Chase created the country's first paper money, which were nicknamed "greenbacks" because of the green ink on one side. Chase himself appeared on the first one dollar bill. When he was the chief justice he tried to get the paper money taken out of circulation as unconstitutional.

So did Chase have anything to do with the bank with the same name? Sort of. As far as I can tell, the Bank of Manhattan, which was started by Aaron Burr (the man who killed Alexander Hamilton in a duel), was later called Chase Manhattan Bank, named after Salmon Chase, though he had nothing to do with it.

I saw this fearsome hybrid SuperDraculaMan lashed to this truck in Midtown Manhattan yesterday.

I Move Little

From the time I left the house this morning to the time I sat down to write this from home, I've taken 3,238 steps.

A friend visiting from Minnesota told me that to maintain one's level of fitness, one ought to walk 10,000 steps a day. Holy shit, I have work to do. I wore a pedometer today -- one I got for Christmas last year from another friend. I went through my normal routine -- walk about two blocks to the subway, walk from the subway to work (23rd and 6th to 19th and 5th), across the street from my office to get lunch, and then the reverse of my morning routine to get home. Not to mention a few trips to the bathroom, copy machine, co-workers' offices, etc., during the day. And all I got was this lousy 3,000 steps.

A non-profit called (founded by former surgeon general C. Everett Koop) says this:
"So how much activity is enough for weight management? There are now some studies suggesting that walking10,000 steps a day is the right ball park to be in. ... After wearing the pedometer for a few weeks, we learned that in the normal course of events – just living and working – we took anywhere from 900 to 3000 steps in a day and not much more. In other words, we came to realize that it was pretty nearly impossible for us to get in 10,000 steps in a day without intentionally going out for a walk (or getting on a treadmill)."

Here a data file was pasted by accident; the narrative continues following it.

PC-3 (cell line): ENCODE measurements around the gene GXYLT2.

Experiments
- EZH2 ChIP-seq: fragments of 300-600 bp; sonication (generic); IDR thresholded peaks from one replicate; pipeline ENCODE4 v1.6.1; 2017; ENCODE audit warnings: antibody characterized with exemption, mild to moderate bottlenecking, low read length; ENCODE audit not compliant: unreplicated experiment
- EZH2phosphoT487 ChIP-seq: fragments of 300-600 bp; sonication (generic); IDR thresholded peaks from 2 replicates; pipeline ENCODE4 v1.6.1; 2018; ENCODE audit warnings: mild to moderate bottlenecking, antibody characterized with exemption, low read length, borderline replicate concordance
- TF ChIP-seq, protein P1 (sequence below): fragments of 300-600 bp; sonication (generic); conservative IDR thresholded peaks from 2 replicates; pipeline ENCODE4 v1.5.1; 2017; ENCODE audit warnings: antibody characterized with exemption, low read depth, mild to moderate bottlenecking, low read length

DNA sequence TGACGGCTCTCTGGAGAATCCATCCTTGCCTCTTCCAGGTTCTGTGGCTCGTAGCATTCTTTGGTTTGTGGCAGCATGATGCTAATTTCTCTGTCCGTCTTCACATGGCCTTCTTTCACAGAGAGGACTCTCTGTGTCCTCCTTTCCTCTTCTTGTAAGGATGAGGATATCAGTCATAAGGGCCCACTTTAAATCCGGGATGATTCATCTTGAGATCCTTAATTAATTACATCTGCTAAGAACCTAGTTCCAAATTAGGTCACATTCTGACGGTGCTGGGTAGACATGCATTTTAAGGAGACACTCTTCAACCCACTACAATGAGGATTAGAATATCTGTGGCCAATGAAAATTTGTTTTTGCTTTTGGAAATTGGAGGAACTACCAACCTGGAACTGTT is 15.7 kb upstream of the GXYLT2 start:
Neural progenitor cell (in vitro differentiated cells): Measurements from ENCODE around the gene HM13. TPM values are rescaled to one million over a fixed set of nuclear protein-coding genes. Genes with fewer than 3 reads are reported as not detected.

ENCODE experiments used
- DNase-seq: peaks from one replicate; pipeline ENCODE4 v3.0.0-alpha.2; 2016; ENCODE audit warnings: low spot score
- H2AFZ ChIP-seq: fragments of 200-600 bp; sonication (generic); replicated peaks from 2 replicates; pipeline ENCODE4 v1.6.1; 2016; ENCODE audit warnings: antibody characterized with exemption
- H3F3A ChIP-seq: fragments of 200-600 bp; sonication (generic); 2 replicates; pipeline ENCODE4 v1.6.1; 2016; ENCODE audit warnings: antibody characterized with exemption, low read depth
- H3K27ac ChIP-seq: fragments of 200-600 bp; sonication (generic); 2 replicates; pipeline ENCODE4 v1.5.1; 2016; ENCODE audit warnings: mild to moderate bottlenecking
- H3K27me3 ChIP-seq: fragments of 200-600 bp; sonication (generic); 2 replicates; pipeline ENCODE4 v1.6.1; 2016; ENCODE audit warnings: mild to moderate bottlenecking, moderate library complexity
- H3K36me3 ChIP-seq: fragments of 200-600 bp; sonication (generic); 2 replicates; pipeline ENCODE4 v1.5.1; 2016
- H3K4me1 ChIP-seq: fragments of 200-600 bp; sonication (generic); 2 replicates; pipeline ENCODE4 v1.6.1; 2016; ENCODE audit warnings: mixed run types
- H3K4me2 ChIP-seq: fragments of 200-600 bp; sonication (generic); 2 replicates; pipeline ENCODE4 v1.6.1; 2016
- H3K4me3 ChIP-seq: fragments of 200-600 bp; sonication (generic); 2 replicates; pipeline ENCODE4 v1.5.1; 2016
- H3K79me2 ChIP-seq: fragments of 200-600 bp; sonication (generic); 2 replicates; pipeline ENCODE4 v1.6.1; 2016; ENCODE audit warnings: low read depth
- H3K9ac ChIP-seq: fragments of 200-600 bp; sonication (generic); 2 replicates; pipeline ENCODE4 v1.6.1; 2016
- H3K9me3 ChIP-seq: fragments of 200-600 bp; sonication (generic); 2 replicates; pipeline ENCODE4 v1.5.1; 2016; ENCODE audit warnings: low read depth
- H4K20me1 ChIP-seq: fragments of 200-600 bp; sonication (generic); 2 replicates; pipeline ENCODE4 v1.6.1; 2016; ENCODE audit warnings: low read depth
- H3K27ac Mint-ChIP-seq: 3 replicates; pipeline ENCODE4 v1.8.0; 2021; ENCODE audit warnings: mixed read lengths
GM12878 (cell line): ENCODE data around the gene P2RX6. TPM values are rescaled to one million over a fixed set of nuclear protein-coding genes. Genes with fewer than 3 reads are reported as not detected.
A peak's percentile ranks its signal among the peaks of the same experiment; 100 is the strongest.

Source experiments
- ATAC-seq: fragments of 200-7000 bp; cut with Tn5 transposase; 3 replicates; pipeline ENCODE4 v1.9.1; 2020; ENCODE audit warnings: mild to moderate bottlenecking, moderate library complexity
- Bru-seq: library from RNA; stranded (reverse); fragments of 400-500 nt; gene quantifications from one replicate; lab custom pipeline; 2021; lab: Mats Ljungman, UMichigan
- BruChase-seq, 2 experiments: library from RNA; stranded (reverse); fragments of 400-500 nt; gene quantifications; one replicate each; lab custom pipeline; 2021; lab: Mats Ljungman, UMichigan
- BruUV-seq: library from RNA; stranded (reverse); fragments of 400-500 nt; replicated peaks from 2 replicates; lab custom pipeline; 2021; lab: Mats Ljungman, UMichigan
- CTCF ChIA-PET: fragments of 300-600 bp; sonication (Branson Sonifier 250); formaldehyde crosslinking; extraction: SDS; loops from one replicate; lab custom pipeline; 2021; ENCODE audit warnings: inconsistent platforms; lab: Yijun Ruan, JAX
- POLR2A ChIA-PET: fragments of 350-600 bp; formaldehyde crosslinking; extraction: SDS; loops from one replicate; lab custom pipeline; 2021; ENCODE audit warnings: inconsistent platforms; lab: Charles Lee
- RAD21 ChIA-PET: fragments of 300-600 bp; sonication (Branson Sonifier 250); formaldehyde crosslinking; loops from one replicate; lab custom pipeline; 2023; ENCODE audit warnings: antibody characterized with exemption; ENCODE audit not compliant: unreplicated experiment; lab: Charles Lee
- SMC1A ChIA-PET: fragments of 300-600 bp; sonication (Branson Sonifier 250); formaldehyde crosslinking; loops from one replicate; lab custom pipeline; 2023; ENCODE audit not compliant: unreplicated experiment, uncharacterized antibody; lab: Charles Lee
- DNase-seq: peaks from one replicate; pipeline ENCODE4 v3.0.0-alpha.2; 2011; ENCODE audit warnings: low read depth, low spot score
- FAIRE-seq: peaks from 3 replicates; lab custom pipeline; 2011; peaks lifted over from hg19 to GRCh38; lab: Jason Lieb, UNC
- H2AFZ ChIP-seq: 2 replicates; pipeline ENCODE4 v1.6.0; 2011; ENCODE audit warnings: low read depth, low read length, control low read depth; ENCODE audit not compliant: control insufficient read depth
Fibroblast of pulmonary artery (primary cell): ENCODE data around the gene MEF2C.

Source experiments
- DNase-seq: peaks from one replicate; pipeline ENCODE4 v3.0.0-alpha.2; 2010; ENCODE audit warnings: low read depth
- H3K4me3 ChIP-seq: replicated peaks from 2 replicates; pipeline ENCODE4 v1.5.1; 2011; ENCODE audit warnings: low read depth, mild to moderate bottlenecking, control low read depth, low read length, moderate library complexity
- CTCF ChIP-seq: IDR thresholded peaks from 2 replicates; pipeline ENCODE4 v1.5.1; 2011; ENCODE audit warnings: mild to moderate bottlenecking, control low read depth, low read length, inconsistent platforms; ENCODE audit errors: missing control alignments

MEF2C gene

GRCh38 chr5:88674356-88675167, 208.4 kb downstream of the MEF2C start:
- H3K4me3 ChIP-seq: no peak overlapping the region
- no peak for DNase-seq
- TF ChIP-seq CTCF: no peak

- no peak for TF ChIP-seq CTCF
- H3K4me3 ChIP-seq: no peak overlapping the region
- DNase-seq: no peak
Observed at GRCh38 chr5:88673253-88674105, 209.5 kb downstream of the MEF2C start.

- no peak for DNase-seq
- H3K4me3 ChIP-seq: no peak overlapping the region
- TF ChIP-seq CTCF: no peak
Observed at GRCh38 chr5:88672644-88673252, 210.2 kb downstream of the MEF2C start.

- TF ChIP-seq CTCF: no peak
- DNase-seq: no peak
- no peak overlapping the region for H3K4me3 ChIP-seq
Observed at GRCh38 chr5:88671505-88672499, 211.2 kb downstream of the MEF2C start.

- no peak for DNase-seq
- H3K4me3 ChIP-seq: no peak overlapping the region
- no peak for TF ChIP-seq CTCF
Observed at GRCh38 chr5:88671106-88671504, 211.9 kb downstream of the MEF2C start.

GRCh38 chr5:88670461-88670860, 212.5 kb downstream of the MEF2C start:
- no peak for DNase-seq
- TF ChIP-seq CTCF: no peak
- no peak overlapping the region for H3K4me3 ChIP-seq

Wow -- so I'm on the high side of a normal American's day. When I moved here I thought I'd trim down to a lean, athletic build. I didn't account for the abundance of food and the scarcity of companionship.

Not that I'm chunky -- friends still think I've slimmed down when in reality, I've gained about ten pounds since I moved here. I'm looking into a gym membership. Modern human beings have no reason to move a lot. We have to create fake work, like exercise.

UPDATE: I decided to put on my 1990s era sneakers and go for a run. Not far -- I don't want to be in such pain that I don't do it again. Before I moved here I didn't know anything about Brooklyn. I had no idea that it had a park the size of Manhattan's Central Park. Prospect Park was created in the 1860s by Frederick Law Olmstead, the man who designed Central Park. George Washington fought (and lost) the Battle of Brooklyn in what is now the park.

So I walked two blocks from my apartment to the Park and jogged for a leisurely 20 minutes. It felt great. The Park was full of joggers, bikers, and roller bladers. Even barbecuers -- strange for a Monday. I didn't realize how close the lake was in the Park. And looking at a map of the Park, it's a bigger lake than I thought it was.

Sunday, June 11, 2006

Potato Knish

I had a knish at this highly recommended knishery on Houston yesterday. It was $2.50 and it weighed about 3 pounds. It was incredibly heavy in your hand, but it tasted pretty light. I should have got the mini version though -- couldn't finish the big one, as good as it was. The place is on Houston between 1st and 2nd Avenues and it's called Yonah Schimmel Knishery. Strangely, the name is spelled differently on the sign in front than it is on the website.

Friday, June 09, 2006

Jheri Curl

The Village Voice has an article that chronicles the history of the Jheri Curls, "one of the earliest, most violent, and best branded of the Dominican gangs of Nueva York." Yes, they all had curls -- usually shaved down on the sides and "long and greasy on top." They made millions a year selling cocaine in the Washington Heights neighborhood in the 1990s.

When cops pulled the gang leader's younger brother over on the Triborough Bridge in the summer of 1991, they managed to find his stash: